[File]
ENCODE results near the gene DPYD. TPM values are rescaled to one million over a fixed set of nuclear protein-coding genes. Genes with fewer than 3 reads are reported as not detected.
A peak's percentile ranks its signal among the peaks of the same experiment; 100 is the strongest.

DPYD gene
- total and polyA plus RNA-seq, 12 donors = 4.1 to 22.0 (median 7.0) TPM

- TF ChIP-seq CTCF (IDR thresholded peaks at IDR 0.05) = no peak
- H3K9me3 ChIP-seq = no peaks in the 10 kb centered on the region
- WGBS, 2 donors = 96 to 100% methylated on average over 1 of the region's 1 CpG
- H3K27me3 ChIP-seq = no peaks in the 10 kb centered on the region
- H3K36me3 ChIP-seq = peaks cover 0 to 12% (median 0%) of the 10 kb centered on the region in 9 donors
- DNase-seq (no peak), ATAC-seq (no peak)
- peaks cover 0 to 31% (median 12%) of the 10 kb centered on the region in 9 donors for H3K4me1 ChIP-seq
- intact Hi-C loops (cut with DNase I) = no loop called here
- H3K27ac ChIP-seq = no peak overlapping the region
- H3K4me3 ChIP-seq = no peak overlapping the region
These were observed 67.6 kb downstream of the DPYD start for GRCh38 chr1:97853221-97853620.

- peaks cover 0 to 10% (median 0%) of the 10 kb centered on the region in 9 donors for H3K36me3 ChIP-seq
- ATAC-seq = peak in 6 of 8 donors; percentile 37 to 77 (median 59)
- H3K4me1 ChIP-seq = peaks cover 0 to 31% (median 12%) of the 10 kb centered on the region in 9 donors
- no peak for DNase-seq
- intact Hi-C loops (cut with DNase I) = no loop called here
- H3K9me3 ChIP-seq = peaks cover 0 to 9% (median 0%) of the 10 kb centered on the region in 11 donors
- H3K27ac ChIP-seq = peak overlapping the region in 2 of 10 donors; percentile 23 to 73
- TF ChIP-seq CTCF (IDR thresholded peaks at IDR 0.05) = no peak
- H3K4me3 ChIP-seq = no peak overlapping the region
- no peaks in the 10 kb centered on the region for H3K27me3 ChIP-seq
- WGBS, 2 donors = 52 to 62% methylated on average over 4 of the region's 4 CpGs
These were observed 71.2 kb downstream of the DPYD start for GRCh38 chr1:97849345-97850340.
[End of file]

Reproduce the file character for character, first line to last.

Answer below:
ENCODE results near the gene DPYD. TPM values are rescaled to one million over a fixed set of nuclear protein-coding genes. Genes with fewer than 3 reads are reported as not detected.
A peak's percentile ranks its signal among the peaks of the same experiment; 100 is the strongest.

DPYD gene
- total and polyA plus RNA-seq, 12 donors = 4.1 to 22.0 (median 7.0) TPM

- TF ChIP-seq CTCF (IDR thresholded peaks at IDR 0.05) = no peak
- H3K9me3 ChIP-seq = no peaks in the 10 kb centered on the region
- WGBS, 2 donors = 96 to 100% methylated on average over 1 of the region's 1 CpG
- H3K27me3 ChIP-seq = no peaks in the 10 kb centered on the region
- H3K36me3 ChIP-seq = peaks cover 0 to 12% (median 0%) of the 10 kb centered on the region in 9 donors
- DNase-seq (no peak), ATAC-seq (no peak)
- peaks cover 0 to 31% (median 12%) of the 10 kb centered on the region in 9 donors for H3K4me1 ChIP-seq
- intact Hi-C loops (cut with DNase I) = no loop called here
- H3K27ac ChIP-seq = no peak overlapping the region
- H3K4me3 ChIP-seq = no peak overlapping the region
These were observed 67.6 kb downstream of the DPYD start for GRCh38 chr1:97853221-97853620.

- peaks cover 0 to 10% (median 0%) of the 10 kb centered on the region in 9 donors for H3K36me3 ChIP-seq
- ATAC-seq = peak in 6 of 8 donors; percentile 37 to 77 (median 59)
- H3K4me1 ChIP-seq = peaks cover 0 to 31% (median 12%) of the 10 kb centered on the region in 9 donors
- no peak for DNase-seq
- intact Hi-C loops (cut with DNase I) = no loop called here
- H3K9me3 ChIP-seq = peaks cover 0 to 9% (median 0%) of the 10 kb centered on the region in 11 donors
- H3K27ac ChIP-seq = peak overlapping the region in 2 of 10 donors; percentile 23 to 73
- TF ChIP-seq CTCF (IDR thresholded peaks at IDR 0.05) = no peak
- H3K4me3 ChIP-seq = no peak overlapping the region
- no peaks in the 10 kb centered on the region for H3K27me3 ChIP-seq
- WGBS, 2 donors = 52 to 62% methylated on average over 4 of the region's 4 CpGs
These were observed 71.2 kb downstream of the DPYD start for GRCh38 chr1:97849345-97850340.